Accordingly, there being no authority on the question, logic would compel us to hold here that the content of the proposed claim must also operate to limit plaintiff's cause of action for malpractice against defendant county on a respondeat superior theory, and particularly that plaintiff, in pursuing her respondeat superior theory here, would be limited to reliance on the fact that Dr. Braslow was an agent and employee of defendant county at the time he performed the surgery upon plaintiff. As already discussed, defendant county made an undisputed factual showing that Dr. Braslow was never a public employee of defendant county, and so, within the ambit of the respondeat superior issue as framed by the pleadings and as limited by the content of the proposed claim, defendant county made an adequate showing which went undisputed. Thus, without more, the motion on that score would appear to have been properly granted.
However, in our view, there is more, and that "more" is sufficient to create an exception to the limitation recited in State of California ex rel. Dept. of Transportation v. Superior Court, supra, 159 Cal. App. 3d 331, 336. Such exception can readily be extrapolated from certain sections of the Government Code read in combination. Plaintiff correctly points out that section 910, subdivision (e) requires only that her claim or proposed claim state "the name or names of the public employee or employees causing the injury, damage, or loss, if known ...." (Italics added.) Otherwise, section 910.6, subdivision (a) provides that a claim may be amended "... at any time before the expiration of the period designated in Section 911.2 ...." i.e., "... not later than the 100th day after the accrual of the cause of action." Conversely, it follows that a claimant, plaintiff here, cannot amend her claim after the statutory period of limitation for filing. As a consequence, while plaintiff, because of extenuating circumstances may be able to surmount the requirements of sections 911.2 and 945.4, as she was able to do here, represented by her successfully petitioning under section 946.6, [179 Cal. App. 3d 772] she could yet find herself, without more, in the anomalous position of being shackled by the contents of her claim. We say "shackled" because, while section 910, subdivision (e) requires only that she assert what person or persons were known at the time as being the public employee or employees who caused her injuries, yet section 910.6 prevents her from later (after the 100 days) adding the names of those whom she discovered to be public employees of defendant county, i.e., Dr. Nelson and Dr. Neilson. In other words, she could ask, "What good has it done me to be relieved of the requirements of section 945.4 if I remain limited by the contents of a claim which I cannot now amend?" The answer to such question is that the same extenuating circumstances which were deemed sufficient to support the granting of a petition pursuant to section 946.6 should similarly, in any later pursuit of the claim in a court action, permit plaintiff to rely on facts unknown at the time the proposed claim was prepared.
In procedural situations of the kind we confront here, the obvious way to apply the exception to relieve plaintiff of the limit otherwise imposed by the content of her claim would be to allow her, after obtaining section 946.6 relief, to plead in her complaint the extenuating circumstances which precluded her from gaining timely knowledge of the identity of the public employee or employees who had caused her injury and damages. Actually, there is a persuasive analogy for precisely this manner of treatment found in the companion sections of the Government Code pertaining to Action Against Public Employees collected in Chapter 3 of Part 4 of Division 3.6 of Title 1 of the Government Code, being sections 950 through 951. More particularly, section 950.4 provides, "[a] cause of action against a public employee ... is not barred by Section 950.2 if the plaintiff pleads and proves that he did not know or have reason to know, within the period for the presentation of a claim to the employing public entity as a condition to maintaining an action for such injury against the employing public entity, as that period is prescribed by Section 911.2 ..., that the injury was caused by an act or omission of the public entity or by an act or omission of an employee of the public entity in the scope of his employment as a public employee." Section 950.2 provides, "[e]xcept as provided in Section 950.4, a cause of action against a public employee ... for injury resulting from an act or omission in the scope of his employment as a public employee is barred if an action against the employing public entity for such injury is barred under Part 3 (commencing with Section 900) of this division or under Chapter 2 (commencing with Section 945) of Part 4 of this division ...."  In sum, a tort claim can only be pursued against a public employee where a companion respondeat superior action is not barred against the employing public entity by reason of noncompliance with the claim filing procedures, except, per section 950.4, the action can proceeed if the claimant can plead and prove that within 100 days of the accrual of the cause of [179 Cal. App. 3d 773] action he did not know or have reason to know that a public employee was the cause of his injury and damages.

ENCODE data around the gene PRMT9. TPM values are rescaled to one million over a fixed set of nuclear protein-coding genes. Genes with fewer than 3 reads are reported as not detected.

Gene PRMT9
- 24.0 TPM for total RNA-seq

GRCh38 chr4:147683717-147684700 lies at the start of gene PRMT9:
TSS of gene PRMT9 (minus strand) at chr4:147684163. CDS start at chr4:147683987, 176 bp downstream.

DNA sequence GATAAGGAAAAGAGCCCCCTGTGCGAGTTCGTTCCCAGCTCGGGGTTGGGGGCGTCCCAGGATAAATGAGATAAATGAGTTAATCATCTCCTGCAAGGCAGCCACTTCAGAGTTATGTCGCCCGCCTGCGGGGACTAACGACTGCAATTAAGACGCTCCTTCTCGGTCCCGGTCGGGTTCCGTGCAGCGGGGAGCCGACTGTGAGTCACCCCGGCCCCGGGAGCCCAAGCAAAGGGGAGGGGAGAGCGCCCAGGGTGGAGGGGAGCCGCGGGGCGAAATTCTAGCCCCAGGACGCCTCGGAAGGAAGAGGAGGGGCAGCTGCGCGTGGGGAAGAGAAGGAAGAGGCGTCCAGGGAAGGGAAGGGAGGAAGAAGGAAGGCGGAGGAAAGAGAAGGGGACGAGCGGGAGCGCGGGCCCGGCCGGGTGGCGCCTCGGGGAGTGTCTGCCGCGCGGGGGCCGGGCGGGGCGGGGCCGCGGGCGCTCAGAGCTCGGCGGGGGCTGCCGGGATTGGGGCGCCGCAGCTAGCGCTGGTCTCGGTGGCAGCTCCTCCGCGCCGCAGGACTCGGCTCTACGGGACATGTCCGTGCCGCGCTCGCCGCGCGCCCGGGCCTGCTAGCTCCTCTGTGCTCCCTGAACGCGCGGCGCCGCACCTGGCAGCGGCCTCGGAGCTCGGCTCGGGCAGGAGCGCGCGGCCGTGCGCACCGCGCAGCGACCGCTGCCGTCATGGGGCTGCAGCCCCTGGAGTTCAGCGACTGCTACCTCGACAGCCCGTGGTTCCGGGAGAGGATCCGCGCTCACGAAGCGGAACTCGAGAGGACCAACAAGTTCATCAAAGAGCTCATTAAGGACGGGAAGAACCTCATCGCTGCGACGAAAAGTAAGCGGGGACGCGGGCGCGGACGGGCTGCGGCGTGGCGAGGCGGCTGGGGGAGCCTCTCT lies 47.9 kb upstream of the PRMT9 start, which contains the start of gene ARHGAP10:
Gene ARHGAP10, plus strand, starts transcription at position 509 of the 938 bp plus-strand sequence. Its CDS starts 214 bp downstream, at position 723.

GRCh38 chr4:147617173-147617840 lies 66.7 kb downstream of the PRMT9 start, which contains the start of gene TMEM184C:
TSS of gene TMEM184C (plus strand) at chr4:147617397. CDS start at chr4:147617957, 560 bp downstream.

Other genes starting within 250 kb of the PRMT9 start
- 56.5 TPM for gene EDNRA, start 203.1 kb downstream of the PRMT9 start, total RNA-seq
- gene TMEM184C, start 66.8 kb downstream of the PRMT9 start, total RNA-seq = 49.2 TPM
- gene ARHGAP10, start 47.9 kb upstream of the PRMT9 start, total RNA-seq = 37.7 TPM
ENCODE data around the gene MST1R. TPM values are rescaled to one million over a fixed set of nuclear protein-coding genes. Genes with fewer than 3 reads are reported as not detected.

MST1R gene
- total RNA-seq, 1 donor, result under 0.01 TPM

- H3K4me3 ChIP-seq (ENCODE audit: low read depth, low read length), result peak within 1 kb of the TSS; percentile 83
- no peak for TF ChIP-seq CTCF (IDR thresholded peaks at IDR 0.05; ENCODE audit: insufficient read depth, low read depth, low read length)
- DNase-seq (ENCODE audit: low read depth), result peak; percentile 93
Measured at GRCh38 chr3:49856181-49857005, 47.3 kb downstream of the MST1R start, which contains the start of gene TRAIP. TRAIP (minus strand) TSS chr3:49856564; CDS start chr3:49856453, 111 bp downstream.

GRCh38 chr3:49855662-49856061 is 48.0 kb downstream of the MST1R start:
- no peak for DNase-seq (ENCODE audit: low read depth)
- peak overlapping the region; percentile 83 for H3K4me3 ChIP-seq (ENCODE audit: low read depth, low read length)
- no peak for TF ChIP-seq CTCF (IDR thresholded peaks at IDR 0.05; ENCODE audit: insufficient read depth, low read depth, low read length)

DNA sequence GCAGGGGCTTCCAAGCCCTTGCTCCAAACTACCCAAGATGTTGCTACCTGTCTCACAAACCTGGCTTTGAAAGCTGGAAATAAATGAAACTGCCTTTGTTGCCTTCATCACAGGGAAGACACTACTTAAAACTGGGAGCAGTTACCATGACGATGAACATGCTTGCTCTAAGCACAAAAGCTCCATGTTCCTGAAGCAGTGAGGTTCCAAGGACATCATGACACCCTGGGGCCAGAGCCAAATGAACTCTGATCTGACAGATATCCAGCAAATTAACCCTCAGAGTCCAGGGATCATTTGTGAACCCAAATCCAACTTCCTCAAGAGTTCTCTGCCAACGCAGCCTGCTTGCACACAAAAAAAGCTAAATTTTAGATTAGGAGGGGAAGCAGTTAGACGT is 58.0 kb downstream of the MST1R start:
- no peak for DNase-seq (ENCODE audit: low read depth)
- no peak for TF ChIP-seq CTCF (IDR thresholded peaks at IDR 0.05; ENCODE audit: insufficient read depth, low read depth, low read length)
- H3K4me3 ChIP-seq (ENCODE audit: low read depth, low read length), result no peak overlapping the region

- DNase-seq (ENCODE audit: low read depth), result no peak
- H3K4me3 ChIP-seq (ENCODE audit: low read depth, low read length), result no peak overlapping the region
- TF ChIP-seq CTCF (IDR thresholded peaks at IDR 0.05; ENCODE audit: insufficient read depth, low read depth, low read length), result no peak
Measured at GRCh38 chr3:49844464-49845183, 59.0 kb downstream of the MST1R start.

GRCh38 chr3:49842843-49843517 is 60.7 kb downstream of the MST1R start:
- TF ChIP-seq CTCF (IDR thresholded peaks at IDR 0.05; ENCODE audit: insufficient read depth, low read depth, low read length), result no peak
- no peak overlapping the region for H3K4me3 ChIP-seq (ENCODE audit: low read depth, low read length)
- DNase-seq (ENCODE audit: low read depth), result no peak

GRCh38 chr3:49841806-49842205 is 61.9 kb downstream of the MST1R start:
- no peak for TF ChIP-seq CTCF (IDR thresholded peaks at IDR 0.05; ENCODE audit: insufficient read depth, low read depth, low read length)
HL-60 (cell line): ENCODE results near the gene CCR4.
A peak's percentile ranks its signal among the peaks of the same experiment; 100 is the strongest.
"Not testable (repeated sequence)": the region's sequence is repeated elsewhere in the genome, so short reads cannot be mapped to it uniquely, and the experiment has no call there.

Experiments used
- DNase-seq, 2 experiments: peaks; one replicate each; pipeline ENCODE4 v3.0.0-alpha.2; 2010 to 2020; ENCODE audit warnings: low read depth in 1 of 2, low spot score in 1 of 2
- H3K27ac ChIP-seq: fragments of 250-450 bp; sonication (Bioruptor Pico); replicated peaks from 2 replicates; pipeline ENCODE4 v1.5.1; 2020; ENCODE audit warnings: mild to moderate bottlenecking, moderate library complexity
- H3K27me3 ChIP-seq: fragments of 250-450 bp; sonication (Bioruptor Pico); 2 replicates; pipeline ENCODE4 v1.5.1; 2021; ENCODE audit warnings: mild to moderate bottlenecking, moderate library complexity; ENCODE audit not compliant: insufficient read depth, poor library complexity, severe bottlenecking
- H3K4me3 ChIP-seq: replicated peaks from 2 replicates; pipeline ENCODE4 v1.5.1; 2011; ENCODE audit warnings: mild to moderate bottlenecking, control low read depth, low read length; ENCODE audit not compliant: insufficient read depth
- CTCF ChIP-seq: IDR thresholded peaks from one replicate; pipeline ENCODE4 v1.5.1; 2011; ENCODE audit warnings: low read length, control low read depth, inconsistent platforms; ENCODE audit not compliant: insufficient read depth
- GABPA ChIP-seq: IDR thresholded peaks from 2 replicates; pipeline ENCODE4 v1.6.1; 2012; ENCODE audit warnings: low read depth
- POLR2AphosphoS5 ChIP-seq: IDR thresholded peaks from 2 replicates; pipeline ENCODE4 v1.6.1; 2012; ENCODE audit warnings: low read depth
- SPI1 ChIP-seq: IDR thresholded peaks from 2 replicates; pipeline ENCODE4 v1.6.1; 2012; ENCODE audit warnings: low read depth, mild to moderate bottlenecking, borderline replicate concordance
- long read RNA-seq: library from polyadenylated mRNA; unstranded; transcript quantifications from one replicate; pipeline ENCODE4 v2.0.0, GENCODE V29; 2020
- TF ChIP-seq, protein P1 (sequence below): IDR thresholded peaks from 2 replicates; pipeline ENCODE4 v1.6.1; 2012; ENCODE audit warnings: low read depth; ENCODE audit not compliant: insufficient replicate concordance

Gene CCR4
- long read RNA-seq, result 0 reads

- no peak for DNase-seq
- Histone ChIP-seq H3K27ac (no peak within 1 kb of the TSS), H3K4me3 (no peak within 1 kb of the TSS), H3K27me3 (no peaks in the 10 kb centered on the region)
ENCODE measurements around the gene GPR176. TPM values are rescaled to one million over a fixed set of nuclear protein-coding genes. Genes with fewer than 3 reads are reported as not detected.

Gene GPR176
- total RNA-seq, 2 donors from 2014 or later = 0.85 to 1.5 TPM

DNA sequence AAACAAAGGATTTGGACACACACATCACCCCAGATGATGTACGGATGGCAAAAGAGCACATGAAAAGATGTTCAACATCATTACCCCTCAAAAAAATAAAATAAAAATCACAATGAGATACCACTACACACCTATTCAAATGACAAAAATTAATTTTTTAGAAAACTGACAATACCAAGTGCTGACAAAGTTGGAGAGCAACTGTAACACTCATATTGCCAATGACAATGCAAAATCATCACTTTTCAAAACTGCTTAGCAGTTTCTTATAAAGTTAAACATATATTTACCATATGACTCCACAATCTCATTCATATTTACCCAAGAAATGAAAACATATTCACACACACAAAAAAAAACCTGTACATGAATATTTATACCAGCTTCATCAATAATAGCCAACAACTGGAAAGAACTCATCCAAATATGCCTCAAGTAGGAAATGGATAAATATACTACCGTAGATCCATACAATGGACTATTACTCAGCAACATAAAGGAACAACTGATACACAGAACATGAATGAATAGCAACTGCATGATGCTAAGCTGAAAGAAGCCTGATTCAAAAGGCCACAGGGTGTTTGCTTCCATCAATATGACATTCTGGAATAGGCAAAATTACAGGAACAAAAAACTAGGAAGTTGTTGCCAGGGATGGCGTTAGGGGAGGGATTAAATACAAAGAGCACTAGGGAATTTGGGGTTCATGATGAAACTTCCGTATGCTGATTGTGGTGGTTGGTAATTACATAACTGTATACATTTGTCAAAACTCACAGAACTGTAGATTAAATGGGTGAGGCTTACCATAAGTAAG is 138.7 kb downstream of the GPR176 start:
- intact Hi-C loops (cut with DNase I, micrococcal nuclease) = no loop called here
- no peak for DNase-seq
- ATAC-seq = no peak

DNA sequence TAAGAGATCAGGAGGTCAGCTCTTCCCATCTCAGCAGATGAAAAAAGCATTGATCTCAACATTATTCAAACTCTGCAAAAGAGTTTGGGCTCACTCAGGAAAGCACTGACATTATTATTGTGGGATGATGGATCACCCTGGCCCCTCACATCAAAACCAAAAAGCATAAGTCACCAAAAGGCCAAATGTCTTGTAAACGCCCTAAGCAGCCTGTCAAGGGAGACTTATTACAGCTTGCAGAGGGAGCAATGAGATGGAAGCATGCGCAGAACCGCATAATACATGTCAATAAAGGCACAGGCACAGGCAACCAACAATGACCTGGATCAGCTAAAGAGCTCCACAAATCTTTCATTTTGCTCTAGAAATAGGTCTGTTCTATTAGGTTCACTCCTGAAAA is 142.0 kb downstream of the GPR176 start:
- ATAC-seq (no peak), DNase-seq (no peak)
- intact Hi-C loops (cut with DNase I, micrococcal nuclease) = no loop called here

[4b] Based upon the foregoing, we hold that plaintiff will not be limited to the fact of public employment of Dr. Braslow in pursuing her respondeat superior theory of liability against defendant county, provided she can plead and prove that within 100 days of the accrual of her cause of action she did not know or have reason to know the identities of the public employees who caused her injury and damages. Necessarily, of course, she must also plead the names of all the public employees whose acts or omissions caused her injuries and damages.